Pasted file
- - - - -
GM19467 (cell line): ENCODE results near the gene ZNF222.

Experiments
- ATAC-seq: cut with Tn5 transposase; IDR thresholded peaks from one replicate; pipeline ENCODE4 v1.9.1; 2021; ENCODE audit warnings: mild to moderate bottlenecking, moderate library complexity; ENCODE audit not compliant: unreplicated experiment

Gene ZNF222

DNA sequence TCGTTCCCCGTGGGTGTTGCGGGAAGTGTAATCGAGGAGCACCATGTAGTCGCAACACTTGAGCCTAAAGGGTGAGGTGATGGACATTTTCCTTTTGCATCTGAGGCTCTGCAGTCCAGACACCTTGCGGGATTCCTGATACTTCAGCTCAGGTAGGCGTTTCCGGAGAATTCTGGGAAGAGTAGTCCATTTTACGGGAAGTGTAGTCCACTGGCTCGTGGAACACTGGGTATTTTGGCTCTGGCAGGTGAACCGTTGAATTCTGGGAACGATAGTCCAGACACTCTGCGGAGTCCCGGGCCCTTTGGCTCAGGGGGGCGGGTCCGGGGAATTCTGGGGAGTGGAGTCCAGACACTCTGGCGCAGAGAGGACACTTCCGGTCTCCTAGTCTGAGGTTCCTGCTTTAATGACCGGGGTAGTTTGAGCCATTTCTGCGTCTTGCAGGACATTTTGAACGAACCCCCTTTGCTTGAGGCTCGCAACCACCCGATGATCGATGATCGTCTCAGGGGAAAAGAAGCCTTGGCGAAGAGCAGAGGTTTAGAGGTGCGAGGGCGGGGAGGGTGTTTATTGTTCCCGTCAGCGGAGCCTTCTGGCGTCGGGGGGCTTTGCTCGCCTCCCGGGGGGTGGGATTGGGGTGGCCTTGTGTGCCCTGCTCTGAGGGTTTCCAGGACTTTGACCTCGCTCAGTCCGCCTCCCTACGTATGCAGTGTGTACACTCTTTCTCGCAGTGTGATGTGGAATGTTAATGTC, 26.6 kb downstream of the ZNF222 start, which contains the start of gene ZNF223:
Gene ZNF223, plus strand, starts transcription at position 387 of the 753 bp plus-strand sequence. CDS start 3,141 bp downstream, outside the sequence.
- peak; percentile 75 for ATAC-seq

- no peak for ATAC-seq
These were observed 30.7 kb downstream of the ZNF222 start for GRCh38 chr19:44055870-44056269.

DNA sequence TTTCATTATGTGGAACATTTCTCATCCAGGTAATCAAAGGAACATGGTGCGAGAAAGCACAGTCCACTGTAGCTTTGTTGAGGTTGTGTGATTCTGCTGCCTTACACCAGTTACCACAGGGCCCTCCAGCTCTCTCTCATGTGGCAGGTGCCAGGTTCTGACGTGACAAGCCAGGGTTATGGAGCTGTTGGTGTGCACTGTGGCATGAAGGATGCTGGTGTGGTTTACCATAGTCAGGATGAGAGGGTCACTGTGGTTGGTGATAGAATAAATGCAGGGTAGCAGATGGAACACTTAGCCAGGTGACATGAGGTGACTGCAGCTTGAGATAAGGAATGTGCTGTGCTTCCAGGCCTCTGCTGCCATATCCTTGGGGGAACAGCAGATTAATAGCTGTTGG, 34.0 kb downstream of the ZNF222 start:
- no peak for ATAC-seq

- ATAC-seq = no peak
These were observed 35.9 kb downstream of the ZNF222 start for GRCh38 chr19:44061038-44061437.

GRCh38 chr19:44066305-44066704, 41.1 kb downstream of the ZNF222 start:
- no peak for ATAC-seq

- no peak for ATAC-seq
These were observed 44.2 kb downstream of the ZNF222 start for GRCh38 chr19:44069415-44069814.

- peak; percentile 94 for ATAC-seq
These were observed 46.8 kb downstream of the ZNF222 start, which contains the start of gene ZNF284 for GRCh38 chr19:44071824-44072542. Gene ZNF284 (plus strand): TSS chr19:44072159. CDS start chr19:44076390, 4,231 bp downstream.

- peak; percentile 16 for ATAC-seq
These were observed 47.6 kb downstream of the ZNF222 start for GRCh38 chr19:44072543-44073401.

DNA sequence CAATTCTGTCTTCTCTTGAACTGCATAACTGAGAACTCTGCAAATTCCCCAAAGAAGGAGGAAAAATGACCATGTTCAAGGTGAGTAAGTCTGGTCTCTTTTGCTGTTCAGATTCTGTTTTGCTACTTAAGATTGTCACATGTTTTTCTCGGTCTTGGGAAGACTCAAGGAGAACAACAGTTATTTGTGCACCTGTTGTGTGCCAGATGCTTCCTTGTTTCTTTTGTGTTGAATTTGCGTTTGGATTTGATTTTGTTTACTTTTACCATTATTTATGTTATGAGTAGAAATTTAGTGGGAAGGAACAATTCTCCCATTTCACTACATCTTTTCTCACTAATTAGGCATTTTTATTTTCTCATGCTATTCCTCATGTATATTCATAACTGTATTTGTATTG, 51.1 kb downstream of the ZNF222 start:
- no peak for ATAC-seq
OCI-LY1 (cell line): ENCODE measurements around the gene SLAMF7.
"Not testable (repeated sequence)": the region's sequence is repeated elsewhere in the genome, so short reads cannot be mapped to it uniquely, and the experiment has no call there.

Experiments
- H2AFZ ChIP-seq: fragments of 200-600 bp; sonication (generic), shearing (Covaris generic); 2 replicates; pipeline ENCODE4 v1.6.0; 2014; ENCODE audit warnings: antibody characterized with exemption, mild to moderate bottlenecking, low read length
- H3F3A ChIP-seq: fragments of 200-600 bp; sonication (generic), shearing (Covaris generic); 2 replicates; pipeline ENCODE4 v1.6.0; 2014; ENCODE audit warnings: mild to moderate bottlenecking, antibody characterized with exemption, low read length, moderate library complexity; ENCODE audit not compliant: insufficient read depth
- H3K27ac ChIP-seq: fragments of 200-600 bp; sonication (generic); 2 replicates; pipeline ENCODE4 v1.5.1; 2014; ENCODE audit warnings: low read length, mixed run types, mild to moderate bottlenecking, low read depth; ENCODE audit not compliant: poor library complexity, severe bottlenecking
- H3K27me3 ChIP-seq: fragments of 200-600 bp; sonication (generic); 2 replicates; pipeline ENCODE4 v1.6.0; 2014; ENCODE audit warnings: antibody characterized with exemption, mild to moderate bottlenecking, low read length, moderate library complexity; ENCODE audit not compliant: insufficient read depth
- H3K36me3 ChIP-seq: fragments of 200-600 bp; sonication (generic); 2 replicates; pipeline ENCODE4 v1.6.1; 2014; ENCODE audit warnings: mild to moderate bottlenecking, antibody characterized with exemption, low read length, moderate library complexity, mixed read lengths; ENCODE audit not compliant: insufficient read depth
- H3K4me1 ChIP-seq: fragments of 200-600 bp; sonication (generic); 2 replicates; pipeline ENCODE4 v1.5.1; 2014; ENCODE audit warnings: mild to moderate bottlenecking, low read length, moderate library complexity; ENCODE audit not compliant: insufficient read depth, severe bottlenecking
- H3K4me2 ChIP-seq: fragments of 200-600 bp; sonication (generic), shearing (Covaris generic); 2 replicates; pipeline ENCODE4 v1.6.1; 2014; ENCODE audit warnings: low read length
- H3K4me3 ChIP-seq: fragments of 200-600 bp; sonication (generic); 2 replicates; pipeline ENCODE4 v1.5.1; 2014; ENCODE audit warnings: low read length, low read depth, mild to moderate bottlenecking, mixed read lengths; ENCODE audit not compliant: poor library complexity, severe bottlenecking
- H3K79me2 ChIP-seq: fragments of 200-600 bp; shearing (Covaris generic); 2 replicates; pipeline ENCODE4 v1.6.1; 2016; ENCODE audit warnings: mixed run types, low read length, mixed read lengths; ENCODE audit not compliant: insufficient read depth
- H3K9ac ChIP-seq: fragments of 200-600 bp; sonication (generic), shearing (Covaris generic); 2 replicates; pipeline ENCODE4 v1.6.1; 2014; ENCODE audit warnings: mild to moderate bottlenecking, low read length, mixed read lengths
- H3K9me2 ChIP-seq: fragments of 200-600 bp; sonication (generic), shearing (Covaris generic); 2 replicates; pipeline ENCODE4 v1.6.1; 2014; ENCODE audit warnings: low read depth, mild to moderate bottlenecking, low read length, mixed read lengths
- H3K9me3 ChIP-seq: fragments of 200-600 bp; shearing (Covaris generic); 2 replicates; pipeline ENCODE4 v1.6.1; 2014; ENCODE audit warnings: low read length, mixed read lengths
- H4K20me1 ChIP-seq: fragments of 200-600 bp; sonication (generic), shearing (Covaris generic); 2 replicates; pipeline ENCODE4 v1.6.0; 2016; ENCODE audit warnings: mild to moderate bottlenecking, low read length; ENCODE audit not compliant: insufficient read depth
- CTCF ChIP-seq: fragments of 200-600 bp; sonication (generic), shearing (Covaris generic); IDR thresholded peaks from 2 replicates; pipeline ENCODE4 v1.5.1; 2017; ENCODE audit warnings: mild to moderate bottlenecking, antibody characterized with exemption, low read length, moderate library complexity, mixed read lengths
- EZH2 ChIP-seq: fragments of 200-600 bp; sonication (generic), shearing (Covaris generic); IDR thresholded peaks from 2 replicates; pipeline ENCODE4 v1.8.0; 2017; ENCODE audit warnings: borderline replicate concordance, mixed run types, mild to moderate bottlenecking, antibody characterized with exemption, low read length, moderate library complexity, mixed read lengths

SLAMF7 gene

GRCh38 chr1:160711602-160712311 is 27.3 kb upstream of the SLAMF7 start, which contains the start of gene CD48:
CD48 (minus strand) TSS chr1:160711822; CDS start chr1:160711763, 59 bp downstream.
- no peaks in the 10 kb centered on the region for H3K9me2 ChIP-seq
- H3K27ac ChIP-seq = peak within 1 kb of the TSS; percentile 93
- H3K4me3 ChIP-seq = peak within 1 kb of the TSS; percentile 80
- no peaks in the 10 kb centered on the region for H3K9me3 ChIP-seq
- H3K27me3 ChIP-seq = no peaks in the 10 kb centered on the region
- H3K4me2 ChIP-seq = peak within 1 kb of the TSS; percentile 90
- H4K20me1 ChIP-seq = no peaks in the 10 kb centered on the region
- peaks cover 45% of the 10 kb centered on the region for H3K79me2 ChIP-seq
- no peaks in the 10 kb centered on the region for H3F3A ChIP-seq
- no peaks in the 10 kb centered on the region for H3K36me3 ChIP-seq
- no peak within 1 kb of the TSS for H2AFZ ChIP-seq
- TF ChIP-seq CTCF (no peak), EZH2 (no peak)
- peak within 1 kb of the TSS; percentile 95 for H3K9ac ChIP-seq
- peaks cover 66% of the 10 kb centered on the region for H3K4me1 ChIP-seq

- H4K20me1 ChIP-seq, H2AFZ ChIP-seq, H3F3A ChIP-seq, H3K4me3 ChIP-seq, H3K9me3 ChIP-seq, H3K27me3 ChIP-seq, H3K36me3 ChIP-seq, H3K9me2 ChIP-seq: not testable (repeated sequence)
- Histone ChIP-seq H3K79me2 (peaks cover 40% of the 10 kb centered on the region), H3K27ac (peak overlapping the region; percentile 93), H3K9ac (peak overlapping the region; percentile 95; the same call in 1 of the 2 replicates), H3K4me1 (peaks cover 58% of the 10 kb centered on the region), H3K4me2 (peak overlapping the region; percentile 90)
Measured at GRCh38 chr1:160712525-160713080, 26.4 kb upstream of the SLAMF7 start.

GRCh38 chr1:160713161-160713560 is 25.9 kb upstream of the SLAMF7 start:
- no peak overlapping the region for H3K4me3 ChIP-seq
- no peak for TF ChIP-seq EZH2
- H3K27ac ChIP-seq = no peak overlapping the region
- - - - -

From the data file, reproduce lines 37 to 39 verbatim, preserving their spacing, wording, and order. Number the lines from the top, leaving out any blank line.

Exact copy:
- H3K9me2 ChIP-seq: fragments of 200-600 bp; sonication (generic), shearing (Covaris generic); 2 replicates; pipeline ENCODE4 v1.6.1; 2014; ENCODE audit warnings: low read depth, mild to moderate bottlenecking, low read length, mixed read lengths
- H3K9me3 ChIP-seq: fragments of 200-600 bp; shearing (Covaris generic); 2 replicates; pipeline ENCODE4 v1.6.1; 2014; ENCODE audit warnings: low read length, mixed read lengths
- H4K20me1 ChIP-seq: fragments of 200-600 bp; sonication (generic), shearing (Covaris generic); 2 replicates; pipeline ENCODE4 v1.6.0; 2016; ENCODE audit warnings: mild to moderate bottlenecking, low read length; ENCODE audit not compliant: insufficient read depth